Singing, dancing and sequins may not be the obvious choice for a show about depression; yet, that is exactly the sight that meets your eye when you enter the Changing House of the Tron to see Silent Uproar’s A Super Happy Story (About Feeling Super Sad). It’s a tonal anomaly that the cast sing and dance about in their first bouncy number as well, “sugar-coated, unrelenting” smiles fixed in place as they do. For a topic that so desperately needs to be discussed and understood though, the question of how well they could handle it lingered in the sparkle-laden air.
The follows the story of Sally McKenzie, played by Madeleine MacMahon who narrates throughout, from the night of her 16th birthday to her 26th, detailing the highs and lows along the way. She is supported by Sophie Clay and Ed Yelland, who play various roles throughout. In spite of this, the use of convention and gimmicks is fairly economic, allowing the story to speak for itself instead. Said story is one which reflects every side of depression; the bleak lowest points, the joys of starting to see yourself get better, and the fact that knowing you should be happy doesn’t always make that so.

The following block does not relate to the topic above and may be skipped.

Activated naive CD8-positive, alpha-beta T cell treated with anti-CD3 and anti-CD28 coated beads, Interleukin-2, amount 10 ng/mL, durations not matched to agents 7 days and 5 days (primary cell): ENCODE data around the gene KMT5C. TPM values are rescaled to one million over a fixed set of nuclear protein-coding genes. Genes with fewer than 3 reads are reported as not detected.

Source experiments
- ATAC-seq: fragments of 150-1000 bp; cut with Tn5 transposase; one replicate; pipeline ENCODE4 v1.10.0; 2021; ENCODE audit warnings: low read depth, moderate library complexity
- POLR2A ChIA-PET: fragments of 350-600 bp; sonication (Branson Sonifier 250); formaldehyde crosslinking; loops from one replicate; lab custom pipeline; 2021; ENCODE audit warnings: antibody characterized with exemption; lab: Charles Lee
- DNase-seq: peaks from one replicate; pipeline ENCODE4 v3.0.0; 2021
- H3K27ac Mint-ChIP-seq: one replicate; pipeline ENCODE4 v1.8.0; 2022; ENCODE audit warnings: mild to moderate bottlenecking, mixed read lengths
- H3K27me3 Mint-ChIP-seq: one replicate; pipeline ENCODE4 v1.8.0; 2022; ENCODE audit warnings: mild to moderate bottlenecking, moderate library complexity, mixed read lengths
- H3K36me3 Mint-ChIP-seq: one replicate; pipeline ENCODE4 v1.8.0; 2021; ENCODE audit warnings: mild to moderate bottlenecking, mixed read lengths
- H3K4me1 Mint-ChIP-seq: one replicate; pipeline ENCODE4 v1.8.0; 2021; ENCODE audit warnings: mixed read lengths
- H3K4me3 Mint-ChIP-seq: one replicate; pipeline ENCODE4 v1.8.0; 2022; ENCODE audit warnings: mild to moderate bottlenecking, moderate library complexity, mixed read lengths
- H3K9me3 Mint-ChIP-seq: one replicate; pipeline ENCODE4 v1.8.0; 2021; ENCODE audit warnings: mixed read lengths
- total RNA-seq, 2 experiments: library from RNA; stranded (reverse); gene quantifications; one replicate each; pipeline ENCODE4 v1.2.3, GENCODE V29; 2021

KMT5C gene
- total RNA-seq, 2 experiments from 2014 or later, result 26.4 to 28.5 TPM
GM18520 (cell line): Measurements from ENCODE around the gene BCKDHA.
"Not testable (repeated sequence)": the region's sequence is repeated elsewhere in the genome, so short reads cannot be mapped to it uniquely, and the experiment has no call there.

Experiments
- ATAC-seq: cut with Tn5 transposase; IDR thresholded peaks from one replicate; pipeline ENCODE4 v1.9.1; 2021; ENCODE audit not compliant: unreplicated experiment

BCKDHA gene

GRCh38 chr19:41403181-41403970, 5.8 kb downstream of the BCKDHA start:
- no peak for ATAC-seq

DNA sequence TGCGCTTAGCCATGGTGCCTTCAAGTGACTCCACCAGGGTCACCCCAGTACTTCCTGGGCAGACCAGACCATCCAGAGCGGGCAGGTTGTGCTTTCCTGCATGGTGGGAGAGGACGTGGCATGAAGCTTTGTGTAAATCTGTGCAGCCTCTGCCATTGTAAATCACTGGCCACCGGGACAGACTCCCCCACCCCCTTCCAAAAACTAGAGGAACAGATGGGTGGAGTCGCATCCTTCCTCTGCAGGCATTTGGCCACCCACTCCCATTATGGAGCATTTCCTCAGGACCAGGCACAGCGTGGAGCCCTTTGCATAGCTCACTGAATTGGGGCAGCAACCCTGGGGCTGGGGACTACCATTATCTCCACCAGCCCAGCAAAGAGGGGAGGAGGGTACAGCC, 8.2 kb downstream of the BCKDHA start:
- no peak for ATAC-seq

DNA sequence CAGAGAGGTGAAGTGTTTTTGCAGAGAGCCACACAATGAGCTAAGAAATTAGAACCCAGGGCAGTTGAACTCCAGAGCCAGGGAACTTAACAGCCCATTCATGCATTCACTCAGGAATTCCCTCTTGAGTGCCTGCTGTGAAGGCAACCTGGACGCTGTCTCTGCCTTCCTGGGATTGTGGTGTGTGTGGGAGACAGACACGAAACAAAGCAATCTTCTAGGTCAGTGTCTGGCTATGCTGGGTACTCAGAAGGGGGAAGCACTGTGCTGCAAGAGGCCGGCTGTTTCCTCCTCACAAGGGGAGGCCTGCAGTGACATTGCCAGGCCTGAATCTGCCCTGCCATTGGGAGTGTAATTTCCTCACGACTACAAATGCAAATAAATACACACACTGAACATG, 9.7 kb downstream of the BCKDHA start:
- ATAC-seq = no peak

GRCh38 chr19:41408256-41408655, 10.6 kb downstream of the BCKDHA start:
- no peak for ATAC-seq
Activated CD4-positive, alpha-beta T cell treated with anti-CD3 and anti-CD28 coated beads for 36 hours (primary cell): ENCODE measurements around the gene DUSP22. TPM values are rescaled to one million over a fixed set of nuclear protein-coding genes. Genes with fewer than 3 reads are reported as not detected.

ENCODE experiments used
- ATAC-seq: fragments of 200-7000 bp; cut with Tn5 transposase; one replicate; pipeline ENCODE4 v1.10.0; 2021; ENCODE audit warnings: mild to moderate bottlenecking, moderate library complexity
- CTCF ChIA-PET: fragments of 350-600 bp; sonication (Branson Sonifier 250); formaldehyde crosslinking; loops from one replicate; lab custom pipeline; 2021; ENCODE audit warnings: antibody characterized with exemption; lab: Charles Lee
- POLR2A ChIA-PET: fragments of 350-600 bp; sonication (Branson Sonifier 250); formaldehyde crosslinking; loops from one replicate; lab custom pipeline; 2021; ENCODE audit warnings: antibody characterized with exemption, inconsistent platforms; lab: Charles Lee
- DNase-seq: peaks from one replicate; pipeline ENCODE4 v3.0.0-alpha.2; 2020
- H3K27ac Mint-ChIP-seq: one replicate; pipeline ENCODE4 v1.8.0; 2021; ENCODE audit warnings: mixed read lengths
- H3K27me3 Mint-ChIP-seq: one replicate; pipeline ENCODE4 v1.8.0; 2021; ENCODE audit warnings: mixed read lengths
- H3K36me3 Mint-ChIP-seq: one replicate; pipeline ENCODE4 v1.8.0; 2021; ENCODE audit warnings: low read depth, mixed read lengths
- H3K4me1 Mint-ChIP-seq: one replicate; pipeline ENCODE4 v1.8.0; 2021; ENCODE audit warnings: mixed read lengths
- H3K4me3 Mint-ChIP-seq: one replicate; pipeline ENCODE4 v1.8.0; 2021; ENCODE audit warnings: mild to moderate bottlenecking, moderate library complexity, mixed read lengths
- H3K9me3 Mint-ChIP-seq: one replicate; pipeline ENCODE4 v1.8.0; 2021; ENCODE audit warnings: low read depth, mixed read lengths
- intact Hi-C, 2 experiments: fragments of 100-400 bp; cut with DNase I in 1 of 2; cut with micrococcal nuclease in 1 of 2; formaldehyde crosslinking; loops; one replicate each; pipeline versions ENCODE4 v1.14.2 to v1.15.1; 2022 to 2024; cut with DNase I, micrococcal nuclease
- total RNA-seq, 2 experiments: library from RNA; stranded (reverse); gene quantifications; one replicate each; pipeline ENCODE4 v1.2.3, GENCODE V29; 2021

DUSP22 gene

MacMahon gives an intense sincerity to the performance. She has an almost childlike happiness at times, and when those smiles being to fade you can feel shivers run down your spine and your heart break. Though her singing does not necessarily fill the room, her choreography and energy are so strong that it barely matters, with songs like Things that Make You Feel Better and There’s No Reason having an almost Julie Andrews quality to them.
Clay and Yelland are also brilliant, shifting from role to role so smoothly that it’s easy to forget the show only has a cast of three (Clay’s nasal and efficient boss character proving a hilarious stand-out).
In some respects, A Super Happy Story is an educational cabaret. If you have experienced depression yourself, you can see your own emotions and challenges in the performance. If you haven’t, Sally’s story may help you to understand the illness better.